Port usage and maintenance
A vascular access port consists of an implantable catheter linked to a reservoir. The device is placed subcutaneously and can be used over a long time period for many types of infusions. Vascular access ports have considerably facilitated the development and security of general ambulatory treatment, especially in home care. They have also largely improved patient comfort.
It is of primary importance that the nursing staff takes care for hygiene precautions and follows the port usage process according to local protocols.
It is a complex process and consists of 9 individual steps to follow:
- Preparation of the medical staff (hygiene measures)
- Preparation of the access site (inspection, disinfection and preparing needles and dressing component)
- Preparation of the port needle (rinsing and heparinization)
- Puncturing the port (careful needle insertion)
- Confirm the patency (aspiration of blood followed by injection of saline)
- Needle fixation (fixation with transparent / non-transparent dressing)
- Start the infusion (careful observation is required)
- End of treatment (rinsing of port with saline)
- Removal of the needle (end of process)
Rigorous aseptic rules must be followed, according to the given protocol of the hospital based on national and/or international guidelines to prevent infection of the access port. To avoid any contamination of the injection site, it is important to ensure that the patient’s head remains turned away from the site during the procedure and refection of the dressing.
Rinsing and heparinisation
Always verify that the access port and catheter are functional by aspirating blood into the syringe and injecting 10 mL (or 5 mL for children) of saline solution (NaCl) 0,9 % into the access port/catheter before starting the infusion.
As part of port maintenance, rinsing is required before starting a treatment, after each treatment, before changing the infusion solution and every four weeks when the system is not in use. This applies regardless of whether it is a venous catheter, an arterial catheter, an epidural/intrathecal catheter or a pleural catheter.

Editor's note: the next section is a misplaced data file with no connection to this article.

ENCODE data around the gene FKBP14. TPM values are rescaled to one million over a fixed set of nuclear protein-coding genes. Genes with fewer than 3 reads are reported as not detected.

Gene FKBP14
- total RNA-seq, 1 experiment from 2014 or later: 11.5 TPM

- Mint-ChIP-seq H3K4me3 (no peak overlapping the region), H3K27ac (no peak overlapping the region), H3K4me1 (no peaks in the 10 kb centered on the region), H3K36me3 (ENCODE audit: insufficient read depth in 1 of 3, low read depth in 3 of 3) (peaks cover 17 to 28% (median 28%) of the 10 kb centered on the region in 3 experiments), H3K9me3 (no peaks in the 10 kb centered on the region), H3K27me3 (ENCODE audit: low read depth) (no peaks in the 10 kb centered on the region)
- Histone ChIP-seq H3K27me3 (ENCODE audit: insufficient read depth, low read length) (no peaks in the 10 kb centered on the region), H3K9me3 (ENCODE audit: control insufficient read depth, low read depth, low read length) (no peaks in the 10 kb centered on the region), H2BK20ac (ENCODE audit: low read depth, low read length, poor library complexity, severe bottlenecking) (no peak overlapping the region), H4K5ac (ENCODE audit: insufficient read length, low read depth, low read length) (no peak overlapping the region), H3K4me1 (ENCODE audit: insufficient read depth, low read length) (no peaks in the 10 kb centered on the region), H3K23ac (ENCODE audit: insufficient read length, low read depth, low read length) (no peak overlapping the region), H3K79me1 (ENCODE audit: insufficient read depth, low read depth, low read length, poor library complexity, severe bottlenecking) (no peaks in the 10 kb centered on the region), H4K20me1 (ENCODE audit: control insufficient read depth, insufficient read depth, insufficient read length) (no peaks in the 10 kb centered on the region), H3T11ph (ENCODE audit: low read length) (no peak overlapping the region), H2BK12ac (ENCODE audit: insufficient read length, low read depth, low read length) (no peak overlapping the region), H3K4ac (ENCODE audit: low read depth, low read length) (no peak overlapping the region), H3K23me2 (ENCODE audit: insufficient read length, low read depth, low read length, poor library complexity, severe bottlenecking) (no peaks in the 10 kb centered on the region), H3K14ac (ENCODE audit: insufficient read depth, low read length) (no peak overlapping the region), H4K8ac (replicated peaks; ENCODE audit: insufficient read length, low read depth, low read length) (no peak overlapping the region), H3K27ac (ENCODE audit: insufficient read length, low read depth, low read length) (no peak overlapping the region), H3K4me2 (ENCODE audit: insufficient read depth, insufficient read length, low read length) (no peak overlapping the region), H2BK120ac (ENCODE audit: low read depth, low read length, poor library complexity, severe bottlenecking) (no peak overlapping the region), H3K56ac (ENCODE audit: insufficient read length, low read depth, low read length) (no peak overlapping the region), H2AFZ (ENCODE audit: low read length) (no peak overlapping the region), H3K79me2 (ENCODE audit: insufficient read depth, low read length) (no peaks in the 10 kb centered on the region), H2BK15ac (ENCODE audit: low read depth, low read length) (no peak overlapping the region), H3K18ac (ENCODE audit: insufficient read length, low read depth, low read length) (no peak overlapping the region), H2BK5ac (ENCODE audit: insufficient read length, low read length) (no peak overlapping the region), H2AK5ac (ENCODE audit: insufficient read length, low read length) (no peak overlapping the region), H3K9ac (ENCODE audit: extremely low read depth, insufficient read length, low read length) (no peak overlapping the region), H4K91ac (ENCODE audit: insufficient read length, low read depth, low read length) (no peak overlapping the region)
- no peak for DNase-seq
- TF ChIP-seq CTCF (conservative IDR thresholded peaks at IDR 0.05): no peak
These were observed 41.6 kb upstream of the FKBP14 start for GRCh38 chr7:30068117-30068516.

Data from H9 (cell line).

Flushing with heparinised saline solution (NaCI) 0.9 % can follow if required by local protocol. When heparinised saline solution (NaCI) 0.9 % is used, the system should be rinsed with 10 mL of saline solution (NaCI) 0.9 % alone before rinsing with heparinised saline (NaCl) 0.9 %. Some drugs react with heparin and may result in blockage of the access port/catheter due to formation of precipitates.
Removal of the needle
To avoid blood inside in the catheter, the port is flushed with normal saline solution (NaCI) 0.9 %. There is no specific recommendation regarding the removal technique of the needle.
The use of positive pressure or not, upon withdrawal of the needle, does not prevent blood diffusion into the lumen of the catheter over time. More important is to rinse the port and catheter as recommended in the Celsite® IFU’s, before, in between and after each infusion.
Related documents and products
Celsite®, Surecan®, Cytocan® – Access port systems, accessories and non-coring port needles
Celsite® access ports – nursing guidelines for use and maintenance
Celsite® access port system
Venous access port system